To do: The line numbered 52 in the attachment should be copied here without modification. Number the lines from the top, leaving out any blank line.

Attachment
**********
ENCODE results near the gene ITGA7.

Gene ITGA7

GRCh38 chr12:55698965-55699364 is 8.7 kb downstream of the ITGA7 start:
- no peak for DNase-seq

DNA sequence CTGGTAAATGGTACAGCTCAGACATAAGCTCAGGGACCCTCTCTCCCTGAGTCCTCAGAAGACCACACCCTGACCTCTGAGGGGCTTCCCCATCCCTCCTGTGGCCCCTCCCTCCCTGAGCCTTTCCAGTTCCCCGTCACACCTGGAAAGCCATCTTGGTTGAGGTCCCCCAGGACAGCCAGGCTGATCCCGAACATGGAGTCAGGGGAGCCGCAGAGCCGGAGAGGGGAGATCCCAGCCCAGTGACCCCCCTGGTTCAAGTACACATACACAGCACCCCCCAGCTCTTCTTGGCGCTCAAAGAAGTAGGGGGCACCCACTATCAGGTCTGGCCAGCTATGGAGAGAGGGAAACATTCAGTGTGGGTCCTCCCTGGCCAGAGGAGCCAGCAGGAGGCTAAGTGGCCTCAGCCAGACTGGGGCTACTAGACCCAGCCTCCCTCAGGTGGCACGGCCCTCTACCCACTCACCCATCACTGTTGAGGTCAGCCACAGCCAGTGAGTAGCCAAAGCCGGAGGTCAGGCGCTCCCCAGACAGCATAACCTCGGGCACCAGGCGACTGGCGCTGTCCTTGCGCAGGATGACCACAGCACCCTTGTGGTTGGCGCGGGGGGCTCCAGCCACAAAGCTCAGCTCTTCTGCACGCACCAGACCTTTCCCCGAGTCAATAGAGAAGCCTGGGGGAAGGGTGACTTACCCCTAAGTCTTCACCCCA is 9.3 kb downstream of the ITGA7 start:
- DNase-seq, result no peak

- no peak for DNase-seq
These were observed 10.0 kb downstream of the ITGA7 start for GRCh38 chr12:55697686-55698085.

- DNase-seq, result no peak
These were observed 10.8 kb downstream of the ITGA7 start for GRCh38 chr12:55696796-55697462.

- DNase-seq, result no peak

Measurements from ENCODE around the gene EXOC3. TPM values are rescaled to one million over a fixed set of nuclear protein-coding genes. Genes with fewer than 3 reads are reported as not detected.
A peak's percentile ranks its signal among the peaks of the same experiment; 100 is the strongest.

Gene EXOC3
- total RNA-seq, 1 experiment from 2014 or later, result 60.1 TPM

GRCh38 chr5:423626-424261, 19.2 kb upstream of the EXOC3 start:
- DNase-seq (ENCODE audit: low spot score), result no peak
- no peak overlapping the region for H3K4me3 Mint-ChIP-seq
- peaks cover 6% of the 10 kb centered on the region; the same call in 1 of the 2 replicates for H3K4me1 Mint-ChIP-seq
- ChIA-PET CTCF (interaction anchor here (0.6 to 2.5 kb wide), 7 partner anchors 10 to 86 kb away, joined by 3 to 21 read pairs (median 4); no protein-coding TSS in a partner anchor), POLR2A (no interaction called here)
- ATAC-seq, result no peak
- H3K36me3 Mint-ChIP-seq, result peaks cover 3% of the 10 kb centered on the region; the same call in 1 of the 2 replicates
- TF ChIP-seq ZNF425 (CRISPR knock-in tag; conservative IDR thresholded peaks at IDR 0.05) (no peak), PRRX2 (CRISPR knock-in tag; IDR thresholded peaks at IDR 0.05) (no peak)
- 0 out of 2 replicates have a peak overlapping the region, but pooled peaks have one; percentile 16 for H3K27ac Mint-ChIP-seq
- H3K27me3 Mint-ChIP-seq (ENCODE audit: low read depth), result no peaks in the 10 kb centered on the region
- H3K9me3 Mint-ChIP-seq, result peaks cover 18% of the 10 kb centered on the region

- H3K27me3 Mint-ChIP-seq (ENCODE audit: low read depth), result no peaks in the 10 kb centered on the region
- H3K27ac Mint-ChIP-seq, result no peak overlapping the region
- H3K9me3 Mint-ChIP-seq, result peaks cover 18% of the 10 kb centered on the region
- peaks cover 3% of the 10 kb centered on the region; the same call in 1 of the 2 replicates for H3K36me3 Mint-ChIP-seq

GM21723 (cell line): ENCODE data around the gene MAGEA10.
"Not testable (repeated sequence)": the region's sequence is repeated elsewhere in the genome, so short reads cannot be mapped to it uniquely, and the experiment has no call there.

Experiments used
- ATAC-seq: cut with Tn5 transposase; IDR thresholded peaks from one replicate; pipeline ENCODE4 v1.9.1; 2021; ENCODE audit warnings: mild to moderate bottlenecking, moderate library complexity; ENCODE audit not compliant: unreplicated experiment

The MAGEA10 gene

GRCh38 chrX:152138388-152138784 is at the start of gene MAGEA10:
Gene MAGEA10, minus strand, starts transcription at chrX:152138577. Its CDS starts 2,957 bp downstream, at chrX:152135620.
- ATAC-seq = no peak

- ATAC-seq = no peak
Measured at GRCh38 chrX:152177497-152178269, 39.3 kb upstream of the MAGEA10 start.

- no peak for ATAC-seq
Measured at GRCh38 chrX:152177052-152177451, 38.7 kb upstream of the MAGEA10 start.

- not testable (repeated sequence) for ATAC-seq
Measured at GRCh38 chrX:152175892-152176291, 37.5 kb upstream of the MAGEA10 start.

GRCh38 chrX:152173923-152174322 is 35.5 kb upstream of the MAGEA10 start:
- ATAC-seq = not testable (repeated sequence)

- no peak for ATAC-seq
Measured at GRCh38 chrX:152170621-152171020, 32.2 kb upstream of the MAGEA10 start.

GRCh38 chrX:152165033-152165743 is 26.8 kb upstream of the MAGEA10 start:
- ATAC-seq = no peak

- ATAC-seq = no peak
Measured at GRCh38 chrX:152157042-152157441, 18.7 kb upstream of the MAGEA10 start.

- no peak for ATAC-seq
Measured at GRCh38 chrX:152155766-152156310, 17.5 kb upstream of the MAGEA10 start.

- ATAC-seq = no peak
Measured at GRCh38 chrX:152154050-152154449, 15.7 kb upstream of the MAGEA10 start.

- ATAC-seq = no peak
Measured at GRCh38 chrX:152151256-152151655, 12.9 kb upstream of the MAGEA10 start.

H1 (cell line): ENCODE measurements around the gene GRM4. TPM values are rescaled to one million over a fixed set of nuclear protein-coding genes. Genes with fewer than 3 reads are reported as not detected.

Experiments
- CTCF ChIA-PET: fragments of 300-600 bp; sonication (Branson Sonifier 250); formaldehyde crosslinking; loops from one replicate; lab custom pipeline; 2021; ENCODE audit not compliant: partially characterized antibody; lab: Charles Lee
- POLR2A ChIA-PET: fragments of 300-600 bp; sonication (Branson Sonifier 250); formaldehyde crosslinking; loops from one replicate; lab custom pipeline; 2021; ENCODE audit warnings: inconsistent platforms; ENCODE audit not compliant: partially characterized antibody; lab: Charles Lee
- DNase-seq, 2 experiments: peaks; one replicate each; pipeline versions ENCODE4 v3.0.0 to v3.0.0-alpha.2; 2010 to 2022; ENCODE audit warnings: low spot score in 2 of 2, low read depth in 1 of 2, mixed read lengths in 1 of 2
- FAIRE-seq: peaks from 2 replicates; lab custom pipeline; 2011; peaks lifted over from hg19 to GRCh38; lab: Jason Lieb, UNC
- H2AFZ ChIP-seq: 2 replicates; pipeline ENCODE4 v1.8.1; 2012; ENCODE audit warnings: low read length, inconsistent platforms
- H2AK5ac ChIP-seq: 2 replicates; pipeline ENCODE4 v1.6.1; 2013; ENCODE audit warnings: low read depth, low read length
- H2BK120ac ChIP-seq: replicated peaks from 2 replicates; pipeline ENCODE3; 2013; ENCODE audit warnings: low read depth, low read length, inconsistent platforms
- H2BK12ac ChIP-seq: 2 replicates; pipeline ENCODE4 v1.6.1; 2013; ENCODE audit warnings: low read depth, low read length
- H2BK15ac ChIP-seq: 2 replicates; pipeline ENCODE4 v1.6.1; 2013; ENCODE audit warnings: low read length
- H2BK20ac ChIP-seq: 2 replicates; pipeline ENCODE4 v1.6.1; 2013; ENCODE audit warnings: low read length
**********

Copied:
Measured at GRCh38 chrX:152157042-152157441, 18.7 kb upstream of the MAGEA10 start.